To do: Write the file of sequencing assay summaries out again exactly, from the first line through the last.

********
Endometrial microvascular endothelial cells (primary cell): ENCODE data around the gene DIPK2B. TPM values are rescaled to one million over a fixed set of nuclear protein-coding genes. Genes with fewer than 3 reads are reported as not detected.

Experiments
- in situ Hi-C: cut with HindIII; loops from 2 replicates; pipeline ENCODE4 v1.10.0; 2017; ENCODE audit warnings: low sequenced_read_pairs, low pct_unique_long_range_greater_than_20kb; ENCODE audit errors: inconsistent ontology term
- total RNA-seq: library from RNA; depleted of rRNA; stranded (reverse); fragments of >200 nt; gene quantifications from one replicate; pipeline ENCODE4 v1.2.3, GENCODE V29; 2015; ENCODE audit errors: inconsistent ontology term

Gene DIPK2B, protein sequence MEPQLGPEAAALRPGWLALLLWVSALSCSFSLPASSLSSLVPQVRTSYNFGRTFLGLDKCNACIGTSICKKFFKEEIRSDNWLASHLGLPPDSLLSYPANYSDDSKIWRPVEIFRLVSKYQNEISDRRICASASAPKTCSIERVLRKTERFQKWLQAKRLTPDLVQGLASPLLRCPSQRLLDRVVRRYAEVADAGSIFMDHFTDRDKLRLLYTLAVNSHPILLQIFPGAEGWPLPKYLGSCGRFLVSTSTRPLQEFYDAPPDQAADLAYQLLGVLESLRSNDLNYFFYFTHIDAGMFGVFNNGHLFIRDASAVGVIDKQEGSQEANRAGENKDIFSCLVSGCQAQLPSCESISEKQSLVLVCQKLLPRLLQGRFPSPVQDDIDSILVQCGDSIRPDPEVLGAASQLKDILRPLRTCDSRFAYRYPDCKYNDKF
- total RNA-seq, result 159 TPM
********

Endometrial microvascular endothelial cells (primary cell): ENCODE data around the gene DIPK2B. TPM values are rescaled to one million over a fixed set of nuclear protein-coding genes. Genes with fewer than 3 reads are reported as not detected.

Experiments
- in situ Hi-C: cut with HindIII; loops from 2 replicates; pipeline ENCODE4 v1.10.0; 2017; ENCODE audit warnings: low sequenced_read_pairs, low pct_unique_long_range_greater_than_20kb; ENCODE audit errors: inconsistent ontology term
- total RNA-seq: library from RNA; depleted of rRNA; stranded (reverse); fragments of >200 nt; gene quantifications from one replicate; pipeline ENCODE4 v1.2.3, GENCODE V29; 2015; ENCODE audit errors: inconsistent ontology term

Gene DIPK2B, protein sequence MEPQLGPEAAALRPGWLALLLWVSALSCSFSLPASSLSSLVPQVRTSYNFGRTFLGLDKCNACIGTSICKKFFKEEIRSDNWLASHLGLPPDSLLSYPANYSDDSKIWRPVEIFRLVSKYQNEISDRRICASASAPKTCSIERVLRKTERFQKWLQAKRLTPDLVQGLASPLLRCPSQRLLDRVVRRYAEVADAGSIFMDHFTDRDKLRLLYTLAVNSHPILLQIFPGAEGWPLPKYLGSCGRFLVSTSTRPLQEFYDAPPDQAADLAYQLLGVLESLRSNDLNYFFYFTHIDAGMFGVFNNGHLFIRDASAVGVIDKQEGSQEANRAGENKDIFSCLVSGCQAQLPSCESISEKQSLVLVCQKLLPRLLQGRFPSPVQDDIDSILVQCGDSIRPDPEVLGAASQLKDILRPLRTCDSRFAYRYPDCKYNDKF
- total RNA-seq, result 159 TPM